But let’s boil this whole thing down to one simple question and let’s put the answer in your hands: Did Tagliabue make the right call?

Look to your right and cast your vote in our SportsNation poll. Then, share your logic in the comments section below.

Following the money in bounty saga

December, 11, 2012
12/11/12
3:13
PM ET
I’ve been in contact with ESPN business analyst Andrew Brandt ever since the news came out that former NFL commissioner Paul Tagliabue vacated the player suspensions in the New Orleans Saints’ bounty case.

The one thing Brandt repeatedly has said is that the players continued to get their paychecks throughout the process. That’s significant because we’re talking about a huge amount of money for the two guys -- linebacker Jonathan Vilma and defensive end Will Smith -- that still are playing for the Saints.

Vilma previously faced a full-season suspension and Smith initially was supposed to be suspended for four games.

Let’s start with Vilma, who opened the season on the physically unable to perform list, but has been paid all throughout the appeals process. Vilma got a $1 million signing bonus when he restructured his contract back in March. Tagliabue’s ruling also clears the way for Vilma to earn his full $1.6 million base salary this season. Vilma already received a $100,000 workout bonus and $600,000 roster bonus before the season ever started. Vilma’s contract also has a clause that could allow him to earn up to $2.2 million in not-likely-to-be-earned incentives that are tied to the number of games he’s been on the active roster and his playing time. We’re not sure of the details of the clause, but Vilma did miss the first five games of the season.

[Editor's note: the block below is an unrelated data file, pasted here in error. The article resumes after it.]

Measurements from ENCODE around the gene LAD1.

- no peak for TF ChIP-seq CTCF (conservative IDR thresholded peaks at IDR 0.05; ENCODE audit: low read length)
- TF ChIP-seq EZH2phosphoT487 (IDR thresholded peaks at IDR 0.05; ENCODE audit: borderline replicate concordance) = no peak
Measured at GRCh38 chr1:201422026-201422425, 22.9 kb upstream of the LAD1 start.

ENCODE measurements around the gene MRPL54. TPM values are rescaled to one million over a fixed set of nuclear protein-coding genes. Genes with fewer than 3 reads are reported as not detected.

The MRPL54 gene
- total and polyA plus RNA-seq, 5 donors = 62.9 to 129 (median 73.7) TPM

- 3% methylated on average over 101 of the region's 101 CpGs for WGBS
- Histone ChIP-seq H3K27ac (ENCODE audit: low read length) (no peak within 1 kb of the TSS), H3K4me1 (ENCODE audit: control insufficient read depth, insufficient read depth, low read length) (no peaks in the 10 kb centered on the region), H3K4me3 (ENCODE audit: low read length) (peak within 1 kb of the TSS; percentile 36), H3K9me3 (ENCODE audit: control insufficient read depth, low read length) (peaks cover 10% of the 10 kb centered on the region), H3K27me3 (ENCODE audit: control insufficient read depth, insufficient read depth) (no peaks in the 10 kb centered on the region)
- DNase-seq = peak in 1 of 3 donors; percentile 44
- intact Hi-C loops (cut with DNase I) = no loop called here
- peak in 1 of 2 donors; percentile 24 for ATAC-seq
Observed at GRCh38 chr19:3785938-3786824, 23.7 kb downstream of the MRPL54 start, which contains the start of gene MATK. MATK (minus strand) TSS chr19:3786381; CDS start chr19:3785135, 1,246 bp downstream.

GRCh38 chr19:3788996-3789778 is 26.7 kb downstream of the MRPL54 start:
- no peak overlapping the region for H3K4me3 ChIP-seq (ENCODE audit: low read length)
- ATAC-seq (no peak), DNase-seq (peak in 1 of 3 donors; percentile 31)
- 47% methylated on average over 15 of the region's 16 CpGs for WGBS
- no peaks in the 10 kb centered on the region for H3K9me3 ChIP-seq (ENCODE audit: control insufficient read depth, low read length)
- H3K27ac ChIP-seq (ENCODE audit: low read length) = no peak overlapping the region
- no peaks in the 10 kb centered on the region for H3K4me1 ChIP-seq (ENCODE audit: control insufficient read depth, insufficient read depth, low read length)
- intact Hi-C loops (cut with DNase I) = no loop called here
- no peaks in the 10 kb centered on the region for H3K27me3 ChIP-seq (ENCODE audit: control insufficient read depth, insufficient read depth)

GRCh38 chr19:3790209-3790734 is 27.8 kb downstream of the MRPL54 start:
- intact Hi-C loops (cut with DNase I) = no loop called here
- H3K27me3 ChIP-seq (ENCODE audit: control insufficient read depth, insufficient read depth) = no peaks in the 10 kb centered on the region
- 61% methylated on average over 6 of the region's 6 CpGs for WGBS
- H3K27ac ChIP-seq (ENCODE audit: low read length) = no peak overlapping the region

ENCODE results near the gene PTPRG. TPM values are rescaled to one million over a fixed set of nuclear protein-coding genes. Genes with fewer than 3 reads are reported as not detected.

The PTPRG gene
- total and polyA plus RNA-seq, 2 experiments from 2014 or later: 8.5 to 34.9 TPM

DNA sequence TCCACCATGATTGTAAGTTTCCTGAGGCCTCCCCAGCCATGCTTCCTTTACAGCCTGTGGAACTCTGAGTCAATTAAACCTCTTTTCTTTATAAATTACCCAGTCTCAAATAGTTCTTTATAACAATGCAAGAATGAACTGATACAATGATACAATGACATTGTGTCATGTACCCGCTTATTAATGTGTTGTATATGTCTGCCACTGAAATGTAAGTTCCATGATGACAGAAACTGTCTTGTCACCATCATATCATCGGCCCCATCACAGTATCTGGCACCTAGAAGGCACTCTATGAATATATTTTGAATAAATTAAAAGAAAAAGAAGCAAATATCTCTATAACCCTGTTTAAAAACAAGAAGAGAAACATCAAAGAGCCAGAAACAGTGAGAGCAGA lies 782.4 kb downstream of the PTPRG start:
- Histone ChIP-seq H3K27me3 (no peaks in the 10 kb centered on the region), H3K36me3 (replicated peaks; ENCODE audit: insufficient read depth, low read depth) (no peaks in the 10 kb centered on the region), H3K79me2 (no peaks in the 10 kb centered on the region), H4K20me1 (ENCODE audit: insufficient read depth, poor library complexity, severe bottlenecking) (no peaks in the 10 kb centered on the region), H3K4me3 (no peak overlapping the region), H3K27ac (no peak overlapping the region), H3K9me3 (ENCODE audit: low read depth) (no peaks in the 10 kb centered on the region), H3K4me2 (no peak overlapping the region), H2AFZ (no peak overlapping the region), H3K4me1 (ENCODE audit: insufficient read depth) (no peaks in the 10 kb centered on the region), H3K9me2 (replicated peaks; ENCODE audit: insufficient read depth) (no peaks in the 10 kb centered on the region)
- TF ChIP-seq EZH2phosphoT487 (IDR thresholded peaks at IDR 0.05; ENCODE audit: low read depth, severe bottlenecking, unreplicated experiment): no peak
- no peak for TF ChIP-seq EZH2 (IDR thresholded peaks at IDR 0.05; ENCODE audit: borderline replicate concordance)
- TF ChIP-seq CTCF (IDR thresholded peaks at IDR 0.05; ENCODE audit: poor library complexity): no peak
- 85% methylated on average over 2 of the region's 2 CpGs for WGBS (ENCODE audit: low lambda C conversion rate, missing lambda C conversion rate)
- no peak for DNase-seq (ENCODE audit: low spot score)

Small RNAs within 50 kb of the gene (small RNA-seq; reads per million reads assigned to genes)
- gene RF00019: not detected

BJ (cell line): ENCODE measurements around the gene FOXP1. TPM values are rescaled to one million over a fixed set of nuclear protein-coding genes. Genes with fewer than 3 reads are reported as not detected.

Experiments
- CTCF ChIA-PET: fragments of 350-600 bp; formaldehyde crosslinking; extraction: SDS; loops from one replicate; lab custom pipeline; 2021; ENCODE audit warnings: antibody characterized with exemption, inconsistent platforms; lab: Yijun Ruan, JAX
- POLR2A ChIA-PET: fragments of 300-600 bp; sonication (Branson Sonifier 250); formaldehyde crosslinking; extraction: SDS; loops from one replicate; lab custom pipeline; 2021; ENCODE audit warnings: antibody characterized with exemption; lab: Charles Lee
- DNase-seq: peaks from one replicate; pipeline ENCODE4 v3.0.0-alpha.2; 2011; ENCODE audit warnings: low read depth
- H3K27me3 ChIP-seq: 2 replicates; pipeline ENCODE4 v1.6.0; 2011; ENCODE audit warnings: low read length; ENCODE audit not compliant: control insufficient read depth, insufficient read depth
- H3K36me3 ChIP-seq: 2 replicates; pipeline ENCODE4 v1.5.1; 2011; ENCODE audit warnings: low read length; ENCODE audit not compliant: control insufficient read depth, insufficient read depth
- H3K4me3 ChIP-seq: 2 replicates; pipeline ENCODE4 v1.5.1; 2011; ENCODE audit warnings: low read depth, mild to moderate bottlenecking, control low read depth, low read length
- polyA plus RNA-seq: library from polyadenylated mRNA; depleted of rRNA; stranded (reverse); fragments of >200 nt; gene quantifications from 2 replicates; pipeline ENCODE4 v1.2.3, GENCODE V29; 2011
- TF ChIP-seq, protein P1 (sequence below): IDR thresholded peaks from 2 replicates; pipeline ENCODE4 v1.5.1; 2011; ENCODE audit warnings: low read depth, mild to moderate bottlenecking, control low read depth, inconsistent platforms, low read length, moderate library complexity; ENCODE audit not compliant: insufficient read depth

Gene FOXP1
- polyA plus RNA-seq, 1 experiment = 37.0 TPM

Smith also restructured his contract back in March and received a $6.175 million signing bonus. He now will get to make his full $825,000 base salary this season. Smith already received a $1 million roster bonus and a $150,000 workout bonus in the preseason.

NFL walks away from Saints fight

December, 11, 2012
12/11/12
2:54
PM ET
Jonathan VilmaDerick E. Hingle/US PresswireJonathan Vilma and other players implicated in the Saints bounty scandal have had their penalties overturned by Paul Tagliabue.
Let me get this straight.

Former NFL commissioner Paul Tagliabue has found that current commissioner Roger Goodell was spot on in his finding of facts in the New Orleans Saints bounty saga? But Tagliabue has vacated all player discipline?

That’s more than a little contradictory. In fact, it’s ridiculous.

Tagliabue is agreeing with Goodell that the Saints ran a bounty program for three years, but Jonathan Vilma, Will Smith, Anthony Hargrove and Scott Fujita no longer are facing suspensions.